Budget 2020

Economic Survey 2016-17 highlights

Reuters | Updated on January 12, 2018 Published on January 31, 2017

Union Finance Minister Arun Jaitley with Chief Economic Adviser Arvind Subramanian (L) and Economic Affairs Secretary Shaktikanta Das (2nd L) who authored the Economic Survey 2016-17.   -  PTI

The survey was prepared by the Finance Ministry's Chief Economic Adviser Arvind Subramanian.

India's economy should grow between 6.75 per cent and 7.5 per cent in the financial year beginning on April 1, Economic Survey, estimated on Tuesday.

The Economic Survey, which sets the scene for Finance Minister Arun Jaitley's fourth annual budget on Wednesday, forecast that Asia's third-largest economy should steady after a hit from the government's shock decision in November to scrap most cash in circulation.

The survey was prepared by the finance ministry's chief economic adviser Arvind Subramanian.

Here are the highlights of the report:


* 2017/18 GDP growth seen between 6.75 and 7.5 per cent year on year

* GDP growth rate at constant market prices for the current year 2016/17 is placed at 7.1 per cent

* The federal statistics office's estimate of 7.1 per cent growth for 2016/17 likely to be revised downwards

* Service sector is estimated to grow at 8.9 per cent in 2016/17

* Industrial growth rate expected to moderate to 5.2 per cent in 2016/17 from 7.4 per cent in 2015/16

Fiscal Deficit

* Implementation of wage hike, muted tax receipts to put pressure on fiscal deficit in 2017/18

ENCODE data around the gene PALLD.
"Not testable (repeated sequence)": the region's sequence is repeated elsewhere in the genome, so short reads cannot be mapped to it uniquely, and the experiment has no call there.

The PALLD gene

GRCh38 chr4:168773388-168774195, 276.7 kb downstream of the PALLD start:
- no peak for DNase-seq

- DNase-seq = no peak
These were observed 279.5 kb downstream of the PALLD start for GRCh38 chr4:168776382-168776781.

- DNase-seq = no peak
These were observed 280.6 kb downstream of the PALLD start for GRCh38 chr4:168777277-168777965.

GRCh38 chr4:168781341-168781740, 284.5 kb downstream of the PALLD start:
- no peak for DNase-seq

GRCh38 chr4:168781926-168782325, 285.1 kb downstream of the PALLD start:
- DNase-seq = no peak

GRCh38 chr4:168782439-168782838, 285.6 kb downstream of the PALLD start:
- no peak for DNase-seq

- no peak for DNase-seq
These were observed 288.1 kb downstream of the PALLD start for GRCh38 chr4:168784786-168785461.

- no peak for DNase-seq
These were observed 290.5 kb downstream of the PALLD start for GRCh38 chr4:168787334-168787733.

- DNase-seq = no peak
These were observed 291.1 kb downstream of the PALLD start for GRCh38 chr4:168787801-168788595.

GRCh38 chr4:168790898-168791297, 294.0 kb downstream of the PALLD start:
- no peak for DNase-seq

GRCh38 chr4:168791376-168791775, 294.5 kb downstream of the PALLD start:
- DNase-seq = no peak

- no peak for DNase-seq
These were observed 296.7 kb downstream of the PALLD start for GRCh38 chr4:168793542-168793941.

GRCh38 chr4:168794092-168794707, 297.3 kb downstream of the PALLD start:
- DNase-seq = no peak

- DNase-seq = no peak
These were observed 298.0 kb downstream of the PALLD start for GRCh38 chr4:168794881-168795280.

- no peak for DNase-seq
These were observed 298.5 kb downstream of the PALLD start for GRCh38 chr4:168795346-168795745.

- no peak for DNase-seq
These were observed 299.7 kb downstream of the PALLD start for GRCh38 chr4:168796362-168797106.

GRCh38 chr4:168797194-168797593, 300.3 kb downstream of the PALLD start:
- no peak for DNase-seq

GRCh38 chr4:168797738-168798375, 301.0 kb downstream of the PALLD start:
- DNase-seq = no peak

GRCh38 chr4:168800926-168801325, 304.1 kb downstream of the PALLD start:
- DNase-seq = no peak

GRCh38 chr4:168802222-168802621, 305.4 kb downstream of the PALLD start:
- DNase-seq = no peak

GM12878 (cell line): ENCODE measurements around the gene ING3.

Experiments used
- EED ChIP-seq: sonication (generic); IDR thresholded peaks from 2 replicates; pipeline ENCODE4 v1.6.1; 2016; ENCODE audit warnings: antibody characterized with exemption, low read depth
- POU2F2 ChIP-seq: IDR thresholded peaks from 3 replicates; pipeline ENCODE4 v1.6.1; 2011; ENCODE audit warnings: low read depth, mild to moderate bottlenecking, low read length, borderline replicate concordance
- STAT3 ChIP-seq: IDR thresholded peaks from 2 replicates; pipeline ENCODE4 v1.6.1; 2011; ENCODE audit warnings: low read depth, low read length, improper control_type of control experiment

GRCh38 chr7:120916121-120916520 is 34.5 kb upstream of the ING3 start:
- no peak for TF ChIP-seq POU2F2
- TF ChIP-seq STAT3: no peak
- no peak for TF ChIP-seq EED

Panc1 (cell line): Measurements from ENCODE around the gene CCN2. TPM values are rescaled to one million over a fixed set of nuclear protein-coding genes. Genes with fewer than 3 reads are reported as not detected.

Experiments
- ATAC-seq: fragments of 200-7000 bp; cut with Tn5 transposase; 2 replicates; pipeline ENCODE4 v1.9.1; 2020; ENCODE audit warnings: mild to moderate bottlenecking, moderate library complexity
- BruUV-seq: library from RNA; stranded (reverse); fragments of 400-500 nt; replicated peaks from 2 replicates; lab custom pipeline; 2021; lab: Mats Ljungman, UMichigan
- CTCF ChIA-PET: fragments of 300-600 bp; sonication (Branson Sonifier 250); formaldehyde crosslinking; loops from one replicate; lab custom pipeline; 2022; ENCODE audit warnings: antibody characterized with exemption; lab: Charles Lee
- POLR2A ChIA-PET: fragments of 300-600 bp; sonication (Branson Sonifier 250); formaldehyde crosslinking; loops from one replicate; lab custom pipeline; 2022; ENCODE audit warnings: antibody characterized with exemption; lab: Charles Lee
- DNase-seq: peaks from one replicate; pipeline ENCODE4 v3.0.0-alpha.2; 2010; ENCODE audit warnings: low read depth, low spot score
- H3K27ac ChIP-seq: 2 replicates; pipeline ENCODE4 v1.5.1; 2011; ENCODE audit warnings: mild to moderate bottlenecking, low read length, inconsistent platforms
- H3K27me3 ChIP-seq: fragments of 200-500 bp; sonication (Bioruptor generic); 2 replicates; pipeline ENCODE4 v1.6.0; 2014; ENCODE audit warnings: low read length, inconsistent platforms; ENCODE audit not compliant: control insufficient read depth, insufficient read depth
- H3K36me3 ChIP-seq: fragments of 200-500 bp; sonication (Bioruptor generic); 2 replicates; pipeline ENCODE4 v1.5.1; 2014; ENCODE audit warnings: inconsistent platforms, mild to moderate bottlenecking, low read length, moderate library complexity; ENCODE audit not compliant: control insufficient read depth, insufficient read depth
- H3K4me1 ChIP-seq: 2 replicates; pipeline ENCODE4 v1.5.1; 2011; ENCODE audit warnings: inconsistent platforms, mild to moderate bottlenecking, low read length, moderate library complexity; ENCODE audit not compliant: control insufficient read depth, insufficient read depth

* Need for fiscal prudence for both centre and states for fiscal health of the economy

* Fiscal windfall from low oil prices to disappear in2017/18 - TV channels

Monetary Policy

* Sharp rise in prices in 2017/18 may cap monetary easing headroom

* Market interest rates seen lower in 2017/18 due to demonetisation

Government debt

* Government debt to GDP ratio in 2016 seen at 68.5 per cent down from 69.1 per cent in 2015


* Remonetisation will ensure that the cash squeeze is eliminated by April 2017

* Supply of currency should follow actual demand and not be dictated by official estimate of desirable demand

* Government windfall arising from unreturned notes should be deployed towards capital spending


* Suggests setting up public sector asset rehabilitation agency to take charge of large bad loans in banks

* Central agency with government backing could overcome coordination and political issues on bad loans


* Income tax rates and real estate stamp duties could be reduced

* Timetable for reducing corporate tax rate could be accelerated

Universal basic income

* Universal Basic Income (UBI) proposal a powerful idea, but not ready for implementation

* UBI an alternative to plethora of state subsidies for poverty alleviation

* UBI would cost between 4 and 5 per cent of GDP

Published on January 31, 2017
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